How the Pros Pack for a Safari

Packing for your safari can be tricky at best, if not utterly bewildering.

On the one hand, you may have to drag around an excessive wardrobe, half of which remains folded and unworn. On the other, the last thing you want is to be left shivering around the evening campfire or inappropriately attired on your daily game drive.

Born and raised in South Africa, Leora Rothschild knows the climate well, and with 25 years of safari packing experience, she is more than adept in her safari packing skills. Taking just the right amount, selecting items that are versatile and offer multiple uses, but never foregoing that little touch of class, Leora has refined her safari packing to a fine art, from what she takes to how she folds and arranges.

Part two of our series will focus on the paraphernalia – the little gadgets, travel hacks, and vital items not to be forgotten. Today, however, we look at clothing – how to fold it, what to take and how to use it:


Leora’s expert advice begins before you even select your wardrobe. Moving continually from camp to camp and destination to breathtaking destination, it becomes increasingly arduous having to unpack and repack all of your clothing.

Packing cubes are amazing in this regard, and incredibly affordable. For just a few dollars, you can organize your entire wardrobe into neatly compact sections; easily accessible, simple to pack and unpack, and an amazing shortcut for your safari trip.

Safari Packing

Use one pack for each item style – pants, shirts, underwear, and so on. You then know exactly what to find and where, and rather than removing each item, you can simply take out the entire cube, unzip it, and leave everything inside, clearly visible and easy to select at any moment.

Few things look more organized than a neatly folded suitcase. But taking the time to fold and press is not only inefficient, it is also unsustainable. When rushing to grab a shirt for your dawn game drive, scrabbling through the layers of clothing takes time and will likely end up in a suitcase-full of couture chaos. By folding, you are also continually pressing creases into your garments, and honestly, who wants to break out the iron when on a safari trip?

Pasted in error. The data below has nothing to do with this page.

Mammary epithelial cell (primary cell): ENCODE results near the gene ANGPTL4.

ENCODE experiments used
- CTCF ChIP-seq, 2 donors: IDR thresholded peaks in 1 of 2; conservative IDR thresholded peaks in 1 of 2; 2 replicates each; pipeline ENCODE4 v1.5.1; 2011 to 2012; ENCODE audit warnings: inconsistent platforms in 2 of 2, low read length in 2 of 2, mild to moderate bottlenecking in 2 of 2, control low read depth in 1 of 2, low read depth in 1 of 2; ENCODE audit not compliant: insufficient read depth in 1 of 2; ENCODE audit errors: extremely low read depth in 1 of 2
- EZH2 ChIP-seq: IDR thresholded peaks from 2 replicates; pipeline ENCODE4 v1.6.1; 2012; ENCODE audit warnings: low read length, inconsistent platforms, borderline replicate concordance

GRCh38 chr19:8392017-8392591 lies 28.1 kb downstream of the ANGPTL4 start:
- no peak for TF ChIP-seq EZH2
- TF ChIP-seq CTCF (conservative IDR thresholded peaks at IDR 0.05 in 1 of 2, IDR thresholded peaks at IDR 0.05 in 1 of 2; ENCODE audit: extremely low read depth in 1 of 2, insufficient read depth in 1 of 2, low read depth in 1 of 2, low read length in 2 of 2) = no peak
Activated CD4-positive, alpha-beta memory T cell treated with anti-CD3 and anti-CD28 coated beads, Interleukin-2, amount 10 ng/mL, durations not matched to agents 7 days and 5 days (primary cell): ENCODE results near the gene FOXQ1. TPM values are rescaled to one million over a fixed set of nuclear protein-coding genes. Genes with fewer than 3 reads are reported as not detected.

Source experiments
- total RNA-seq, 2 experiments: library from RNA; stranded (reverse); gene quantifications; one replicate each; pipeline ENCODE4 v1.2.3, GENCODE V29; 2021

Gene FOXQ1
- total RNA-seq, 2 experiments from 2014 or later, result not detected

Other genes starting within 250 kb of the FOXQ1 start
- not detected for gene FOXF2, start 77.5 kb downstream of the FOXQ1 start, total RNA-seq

Inspired by the guru of organization, Marie Kondo, Leora highly recommends rolling your clothing. This saves space, makes each item easier to access, and, above all, reduces the number of creases.

Lastly, your luggage. We will look closer at the types of safari luggage in our next blog, suffice it for now to say that a soft duffel-style bag is essential, rather than a hard-shell suitcase.

Safari Packing


It is worth noting that the vast majority of camps and lodges will offer a laundry service. Collecting your used clothing in the morning, staff will return it to you washed, dried, and neatly pressed within 24 hours, so it is never necessary for you to pack a different outfit for every day of your trip.


Perhaps t-shirts aren’t your usual style of clothing, but they are incredibly convenient and versatile. Use them as daily attire, an undergarment at cooler times, for exercise or to sleep in on cold nights. They are extremely comfortable, lightweight, and wonderfully compact. They also layer superbly as well. Many destinations in Africa will have significant temperature changes throughout the day, and the nature of your activities may also increase your body heat, so having a t-shirt as your base layer with a buttoned shirt and even a jacket on top will create far more versatility and avoid the need for numerous costume changes throughout your day. Four to six t-shirts will be plenty enough, even for a safari trip spanning several weeks.

A long-sleeved t-shirt or two are also excellent travel companions. These are particularly good in the evening and on flights, giving you that little bit of extra warmth without being bulky. Leora recommends LuLuLemon’s long-sleeved cotton shirt.



With a t-shirt or tank top underneath, a collared button shirt is ideal for your safari trip. Again lightweight and versatile, button shirts offer a little more protection against the climate and insects. If you become too warm, they can conveniently be tied around the waist or stored in your backpack without taking up too much space. In the evening, they can also offer some extra warmth and a little more style, and while the middle of the Maasai Mara may be far from the catwalks of Paris, it is always nice to have a slightly more formal option. Two or three button shirts will easily suffice.